IN RE: Gilbert PEREZ on Habeas Corpus.
Gilbert Perez petitioned this court directly for a writ of habeas corpus and we issued an order to show cause why his petition should not be granted. Perez was convicted on his plea of guilty to possession of methadone (Health & Saf.Code, § 11500, now § 11350) and admission of one prior felony narcotics conviction.
Perez contends that his prior conviction should be stricken because the oral pronouncement of judgment did not contain a recitation of the prior conviction. He further contends that a sentence of imprisonment for 5 to 20 years with no eligibility for parole for 5 years constitutes cruel and unusual punishment.
We first consider whether the prior conviction must be stricken. Perez relies on In re Candelario (1970), 3 Cal.3d 702, 91 Cal.Rptr. 497, 477 P.2d 729, and People v. Mesa (1975), 14 Cal.3d 466, 121 Cal.Rptr. 473, 535 P.2d 337. In Candelario, the court stated: “Reference to the prior conviction must be included in the pronouncement of judgment for if the record is silent in that regard, in the absence of evidence to the contrary, it may be inferred that the omission was an act of leniency by the trial court. In such circumstances the silence operates as a finding that the prior conviction was not true.” (3 Cal.3d at p. 706, 91 Cal.Rptr. at p. 499, 477 P.2d at p. 731, emphasis added.) In relying on Candelario, the Mesa court held: “In pronouncing judgment, the trial judge must make it clear the defendant is sentenced as one whose prior conviction has been admitted or found true. The trial judge here having failed to make it clear that he intended to sentence defendant as a prior offender, the reference to two prior robbery convictions is stricken from the abstract of judgment.” (14 Cal.3d at p. 472, 121 Cal.Rptr. at p. 477, 535 P.2d at p. 341.)
Perez was charged in the information with violations of Health and Safety Code section 11500.5 (possession of heroin for sale), Health and Safety Code section 11500 (possession of methadone), and Health and Safety Code section 11910 (possession of amphetamines). Two prior convictions were also alleged, violations of Health and Safety Code section 11500 and United States Code, title 26, section 4724(c) (possession of heroin without having paid federal tax).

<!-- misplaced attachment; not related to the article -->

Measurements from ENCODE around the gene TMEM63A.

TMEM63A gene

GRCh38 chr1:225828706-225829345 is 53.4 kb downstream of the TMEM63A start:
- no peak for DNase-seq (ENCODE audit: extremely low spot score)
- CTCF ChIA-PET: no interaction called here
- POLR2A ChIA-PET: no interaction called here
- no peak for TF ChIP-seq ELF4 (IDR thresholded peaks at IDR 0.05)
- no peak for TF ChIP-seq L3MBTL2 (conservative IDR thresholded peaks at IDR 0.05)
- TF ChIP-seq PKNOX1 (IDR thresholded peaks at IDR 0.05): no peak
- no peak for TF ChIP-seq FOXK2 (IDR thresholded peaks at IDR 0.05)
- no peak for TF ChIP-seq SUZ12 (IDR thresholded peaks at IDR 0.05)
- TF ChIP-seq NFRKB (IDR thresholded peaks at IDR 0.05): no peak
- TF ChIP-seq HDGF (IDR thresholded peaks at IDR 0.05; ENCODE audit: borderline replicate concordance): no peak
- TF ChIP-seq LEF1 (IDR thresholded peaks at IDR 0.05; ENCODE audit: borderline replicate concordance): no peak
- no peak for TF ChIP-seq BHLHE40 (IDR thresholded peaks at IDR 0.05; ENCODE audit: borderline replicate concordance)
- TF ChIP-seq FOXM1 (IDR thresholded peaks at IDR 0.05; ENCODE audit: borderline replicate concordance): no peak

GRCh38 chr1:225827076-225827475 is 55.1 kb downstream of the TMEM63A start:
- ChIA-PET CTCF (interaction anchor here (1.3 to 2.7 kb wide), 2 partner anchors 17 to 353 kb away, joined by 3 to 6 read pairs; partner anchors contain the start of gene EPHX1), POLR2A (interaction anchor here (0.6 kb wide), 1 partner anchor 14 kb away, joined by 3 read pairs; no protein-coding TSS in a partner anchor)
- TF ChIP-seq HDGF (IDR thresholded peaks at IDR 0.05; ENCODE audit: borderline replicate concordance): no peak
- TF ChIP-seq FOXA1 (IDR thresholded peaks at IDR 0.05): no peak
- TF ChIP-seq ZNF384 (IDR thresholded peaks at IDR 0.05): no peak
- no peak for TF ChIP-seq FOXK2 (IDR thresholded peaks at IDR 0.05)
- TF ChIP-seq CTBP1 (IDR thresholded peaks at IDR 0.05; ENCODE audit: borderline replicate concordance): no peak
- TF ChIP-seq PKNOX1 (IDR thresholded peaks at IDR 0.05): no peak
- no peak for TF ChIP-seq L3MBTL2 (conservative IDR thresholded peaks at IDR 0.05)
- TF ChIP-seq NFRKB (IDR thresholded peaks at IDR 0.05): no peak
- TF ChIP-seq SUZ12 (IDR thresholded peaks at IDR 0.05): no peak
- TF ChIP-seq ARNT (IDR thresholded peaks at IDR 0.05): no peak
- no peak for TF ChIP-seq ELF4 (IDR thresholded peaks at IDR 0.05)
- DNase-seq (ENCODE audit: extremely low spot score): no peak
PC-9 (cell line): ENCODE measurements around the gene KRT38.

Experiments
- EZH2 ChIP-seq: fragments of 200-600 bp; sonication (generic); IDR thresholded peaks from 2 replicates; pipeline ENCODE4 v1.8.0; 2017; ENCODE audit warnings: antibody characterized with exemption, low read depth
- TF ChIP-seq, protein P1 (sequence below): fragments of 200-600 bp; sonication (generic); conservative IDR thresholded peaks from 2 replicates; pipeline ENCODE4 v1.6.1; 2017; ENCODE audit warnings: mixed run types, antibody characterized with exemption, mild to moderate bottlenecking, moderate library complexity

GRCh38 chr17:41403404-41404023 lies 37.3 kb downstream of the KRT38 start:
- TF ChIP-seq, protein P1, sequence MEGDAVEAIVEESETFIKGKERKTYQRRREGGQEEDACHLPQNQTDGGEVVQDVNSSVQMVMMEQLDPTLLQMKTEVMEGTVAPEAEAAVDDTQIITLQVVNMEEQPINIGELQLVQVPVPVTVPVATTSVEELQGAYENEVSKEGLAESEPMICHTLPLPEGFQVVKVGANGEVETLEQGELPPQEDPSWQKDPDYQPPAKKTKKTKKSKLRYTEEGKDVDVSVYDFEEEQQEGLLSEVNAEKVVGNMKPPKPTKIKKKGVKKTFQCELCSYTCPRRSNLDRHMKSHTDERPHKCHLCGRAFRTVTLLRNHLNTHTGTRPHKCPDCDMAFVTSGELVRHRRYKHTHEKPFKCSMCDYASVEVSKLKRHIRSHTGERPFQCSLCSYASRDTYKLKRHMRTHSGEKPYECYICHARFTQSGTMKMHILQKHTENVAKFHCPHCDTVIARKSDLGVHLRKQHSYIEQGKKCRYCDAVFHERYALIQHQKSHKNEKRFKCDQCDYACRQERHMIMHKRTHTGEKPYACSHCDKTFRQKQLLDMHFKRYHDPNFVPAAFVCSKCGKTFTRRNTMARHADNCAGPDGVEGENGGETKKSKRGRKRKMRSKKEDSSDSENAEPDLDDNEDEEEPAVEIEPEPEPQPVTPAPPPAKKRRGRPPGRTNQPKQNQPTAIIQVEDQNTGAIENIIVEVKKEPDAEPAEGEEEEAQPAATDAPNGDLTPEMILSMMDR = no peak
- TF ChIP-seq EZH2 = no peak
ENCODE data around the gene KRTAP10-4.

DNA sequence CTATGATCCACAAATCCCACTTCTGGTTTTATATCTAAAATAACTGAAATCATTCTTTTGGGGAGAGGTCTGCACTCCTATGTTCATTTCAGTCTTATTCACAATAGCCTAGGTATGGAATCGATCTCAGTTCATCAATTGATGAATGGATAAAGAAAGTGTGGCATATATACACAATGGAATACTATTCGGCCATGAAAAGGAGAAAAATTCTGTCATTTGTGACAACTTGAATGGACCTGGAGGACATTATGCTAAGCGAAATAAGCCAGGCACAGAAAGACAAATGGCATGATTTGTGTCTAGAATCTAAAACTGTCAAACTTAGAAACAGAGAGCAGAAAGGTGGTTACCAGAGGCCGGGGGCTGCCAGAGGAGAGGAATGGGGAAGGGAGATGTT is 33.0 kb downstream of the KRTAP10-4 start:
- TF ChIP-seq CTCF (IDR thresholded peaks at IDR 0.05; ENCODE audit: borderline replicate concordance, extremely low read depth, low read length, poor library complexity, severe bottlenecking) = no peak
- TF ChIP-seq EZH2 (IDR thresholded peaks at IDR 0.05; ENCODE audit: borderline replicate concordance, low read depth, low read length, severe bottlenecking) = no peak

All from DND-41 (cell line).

Perez was convicted on his plea of guilty after a negotiated pre-plea offense bargain with the district attorney. At the time of the guilty plea on February 8, 1973, Perez's attorney, in referring to the two prior convictions, stated: “Gilbert Perez will not enter a plea or change his admission or denials to those but that will be a matter taken up at the time of the Probation Report, at which time, depending on the Probation Report, if the District Attorney insists that Mr. Perez will at that time change his admission to the first and second prior convictions—.” Whereupon, the court responded: “You mean he will admit them at that time”; to which Perez's attorney replied: “At that time, Your Honor.”
The record then reveals a detailed discussion with Perez as to the punishment enhancing effect of his admission of either one or both prior convictions. Thereafter, the judge stated to Perez: “You understand that if at the time the Probation Report is returned, the District Attorney insists on an admission of the first prior conviction, you would then go to the penitentiary for a term of five to twenty years with a minimum of five years; do you understand that?”; to which Perez replied, “Yes.” In further emphasis on the intended sentence, the court stated: “On the other hand, if he were to insist that you admitted both prior convictions and you were sentenced to the penitentiary on this charge that you want to plead guilty to, you would then go on a sentence of from fifteen years to life and you would have to spend fifteen years before you were eligible for parole; do you understand that?”; to which Perez replied, “Yes.”
Thereafter, on motion of the district attorney, the court dismissed count one, possession for sale of heroin (Health & Saf.Code, § 11500.5) and count three, possession of amphetamines (Health & Saf.Code, § 11910).
At sentencing on March 23, 1973, the record discloses that Perez admitted the Health and Safety Code section 11500 prior conviction. The second prior was stricken by the judge. Immediately thereafter Perez's attorney waived formal arraignment for judgment and sentence. The court then sentenced Perez to prison for the term prescribed by law for violation of Health and Safety Code section 11500, without mentioning the prior conviction that had just been admitted.
Perez attempts to read Candelario and Mesa as requiring oral reference to the prior conviction in the pronouncement of judgment. However, both cases require only that the record makes it clear that it is the intent of the court to sentence the defendant on admitted priors.